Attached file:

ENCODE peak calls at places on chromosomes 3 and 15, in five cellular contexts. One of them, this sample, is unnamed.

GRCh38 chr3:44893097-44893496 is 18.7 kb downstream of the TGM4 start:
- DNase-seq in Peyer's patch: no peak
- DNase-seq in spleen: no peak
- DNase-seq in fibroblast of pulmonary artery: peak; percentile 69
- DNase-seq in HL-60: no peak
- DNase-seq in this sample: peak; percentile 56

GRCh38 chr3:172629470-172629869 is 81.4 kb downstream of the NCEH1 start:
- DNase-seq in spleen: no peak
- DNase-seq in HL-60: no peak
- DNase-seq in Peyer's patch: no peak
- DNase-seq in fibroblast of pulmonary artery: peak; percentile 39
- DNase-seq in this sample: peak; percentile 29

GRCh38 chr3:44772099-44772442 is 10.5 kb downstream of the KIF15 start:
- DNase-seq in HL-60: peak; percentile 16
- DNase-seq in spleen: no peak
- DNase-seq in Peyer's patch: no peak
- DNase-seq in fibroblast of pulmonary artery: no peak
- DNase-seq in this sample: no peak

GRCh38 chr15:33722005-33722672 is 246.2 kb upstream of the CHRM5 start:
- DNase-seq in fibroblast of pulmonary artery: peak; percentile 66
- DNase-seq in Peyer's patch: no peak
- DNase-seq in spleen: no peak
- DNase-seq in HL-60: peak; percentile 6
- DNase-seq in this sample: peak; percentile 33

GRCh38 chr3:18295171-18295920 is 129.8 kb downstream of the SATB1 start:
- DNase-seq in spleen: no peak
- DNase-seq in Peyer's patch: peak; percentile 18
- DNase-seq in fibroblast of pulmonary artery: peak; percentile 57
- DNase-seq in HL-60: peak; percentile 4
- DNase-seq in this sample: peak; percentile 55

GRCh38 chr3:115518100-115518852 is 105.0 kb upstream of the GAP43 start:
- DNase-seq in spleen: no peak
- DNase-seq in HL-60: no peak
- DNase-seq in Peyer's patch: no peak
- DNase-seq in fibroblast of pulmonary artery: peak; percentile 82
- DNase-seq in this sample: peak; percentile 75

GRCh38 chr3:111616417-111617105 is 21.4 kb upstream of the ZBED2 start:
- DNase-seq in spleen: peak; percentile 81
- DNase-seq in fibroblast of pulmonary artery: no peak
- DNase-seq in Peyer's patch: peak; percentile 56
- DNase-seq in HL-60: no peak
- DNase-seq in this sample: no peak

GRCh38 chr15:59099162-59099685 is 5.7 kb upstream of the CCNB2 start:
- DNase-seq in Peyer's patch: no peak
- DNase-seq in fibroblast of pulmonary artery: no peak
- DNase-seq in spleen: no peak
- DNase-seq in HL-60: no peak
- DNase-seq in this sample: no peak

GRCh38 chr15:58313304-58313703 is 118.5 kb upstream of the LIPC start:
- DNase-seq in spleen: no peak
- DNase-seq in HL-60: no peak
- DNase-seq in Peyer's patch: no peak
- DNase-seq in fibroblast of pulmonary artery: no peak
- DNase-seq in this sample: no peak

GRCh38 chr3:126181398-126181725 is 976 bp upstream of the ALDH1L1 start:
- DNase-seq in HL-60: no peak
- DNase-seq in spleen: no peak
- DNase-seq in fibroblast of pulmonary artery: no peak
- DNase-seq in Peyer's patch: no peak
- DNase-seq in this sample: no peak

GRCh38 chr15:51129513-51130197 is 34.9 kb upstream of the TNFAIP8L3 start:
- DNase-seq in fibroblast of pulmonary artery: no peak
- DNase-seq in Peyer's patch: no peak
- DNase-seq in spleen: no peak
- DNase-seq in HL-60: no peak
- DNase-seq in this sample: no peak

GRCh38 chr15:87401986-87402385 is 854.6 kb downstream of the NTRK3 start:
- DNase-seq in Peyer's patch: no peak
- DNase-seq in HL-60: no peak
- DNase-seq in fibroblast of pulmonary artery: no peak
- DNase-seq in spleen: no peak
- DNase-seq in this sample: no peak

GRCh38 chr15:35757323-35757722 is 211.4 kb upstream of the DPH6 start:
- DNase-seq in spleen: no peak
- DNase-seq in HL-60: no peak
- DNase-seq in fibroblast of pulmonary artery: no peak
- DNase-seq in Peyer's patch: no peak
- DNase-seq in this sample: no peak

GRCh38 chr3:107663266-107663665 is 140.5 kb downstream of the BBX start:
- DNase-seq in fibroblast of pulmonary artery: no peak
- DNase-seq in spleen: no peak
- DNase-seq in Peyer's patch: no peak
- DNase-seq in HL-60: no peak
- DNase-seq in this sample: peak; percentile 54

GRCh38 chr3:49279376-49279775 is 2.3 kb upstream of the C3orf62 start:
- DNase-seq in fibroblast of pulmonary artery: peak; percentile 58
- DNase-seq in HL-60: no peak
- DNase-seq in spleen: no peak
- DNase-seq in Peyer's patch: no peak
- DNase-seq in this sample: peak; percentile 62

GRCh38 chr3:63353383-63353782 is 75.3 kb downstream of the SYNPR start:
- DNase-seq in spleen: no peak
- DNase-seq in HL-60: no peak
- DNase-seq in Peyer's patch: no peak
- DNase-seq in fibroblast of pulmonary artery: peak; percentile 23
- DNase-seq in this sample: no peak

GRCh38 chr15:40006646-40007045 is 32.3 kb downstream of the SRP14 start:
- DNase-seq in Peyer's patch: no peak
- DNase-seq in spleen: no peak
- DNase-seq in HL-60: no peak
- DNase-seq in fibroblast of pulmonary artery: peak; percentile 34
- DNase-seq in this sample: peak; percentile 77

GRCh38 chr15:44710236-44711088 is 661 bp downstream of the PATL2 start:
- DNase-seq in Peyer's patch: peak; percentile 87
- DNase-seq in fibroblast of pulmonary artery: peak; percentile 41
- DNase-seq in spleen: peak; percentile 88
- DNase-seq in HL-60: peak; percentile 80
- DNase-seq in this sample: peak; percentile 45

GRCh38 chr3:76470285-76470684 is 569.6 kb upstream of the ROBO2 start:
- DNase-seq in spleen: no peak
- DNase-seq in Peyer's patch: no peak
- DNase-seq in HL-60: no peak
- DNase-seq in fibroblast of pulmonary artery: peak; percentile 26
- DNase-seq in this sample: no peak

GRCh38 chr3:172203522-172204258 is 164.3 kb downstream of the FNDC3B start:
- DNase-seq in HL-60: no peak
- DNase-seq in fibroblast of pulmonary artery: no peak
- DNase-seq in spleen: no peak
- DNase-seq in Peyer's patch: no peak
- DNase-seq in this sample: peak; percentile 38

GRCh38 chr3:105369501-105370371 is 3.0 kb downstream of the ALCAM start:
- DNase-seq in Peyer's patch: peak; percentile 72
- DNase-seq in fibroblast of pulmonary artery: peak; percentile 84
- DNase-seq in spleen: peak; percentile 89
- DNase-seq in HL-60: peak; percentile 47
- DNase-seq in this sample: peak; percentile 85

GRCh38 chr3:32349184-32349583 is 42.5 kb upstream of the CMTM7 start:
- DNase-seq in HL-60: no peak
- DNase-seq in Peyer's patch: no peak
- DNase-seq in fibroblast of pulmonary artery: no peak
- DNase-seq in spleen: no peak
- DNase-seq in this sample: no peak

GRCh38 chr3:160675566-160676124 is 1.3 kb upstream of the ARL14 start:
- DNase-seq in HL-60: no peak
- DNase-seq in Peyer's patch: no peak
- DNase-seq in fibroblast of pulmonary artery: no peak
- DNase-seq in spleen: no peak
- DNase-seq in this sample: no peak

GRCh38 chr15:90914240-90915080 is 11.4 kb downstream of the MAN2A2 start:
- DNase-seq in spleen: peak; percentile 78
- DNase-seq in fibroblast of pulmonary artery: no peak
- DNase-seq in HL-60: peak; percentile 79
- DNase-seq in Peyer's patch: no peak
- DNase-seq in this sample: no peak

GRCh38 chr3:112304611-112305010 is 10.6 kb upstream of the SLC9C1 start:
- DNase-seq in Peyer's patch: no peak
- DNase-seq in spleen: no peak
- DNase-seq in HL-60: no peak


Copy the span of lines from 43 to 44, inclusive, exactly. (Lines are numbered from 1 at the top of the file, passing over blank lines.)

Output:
- DNase-seq in this sample: no peak

GRCh38 chr15:59099162-59099685 is 5.7 kb upstream of the CCNB2 start: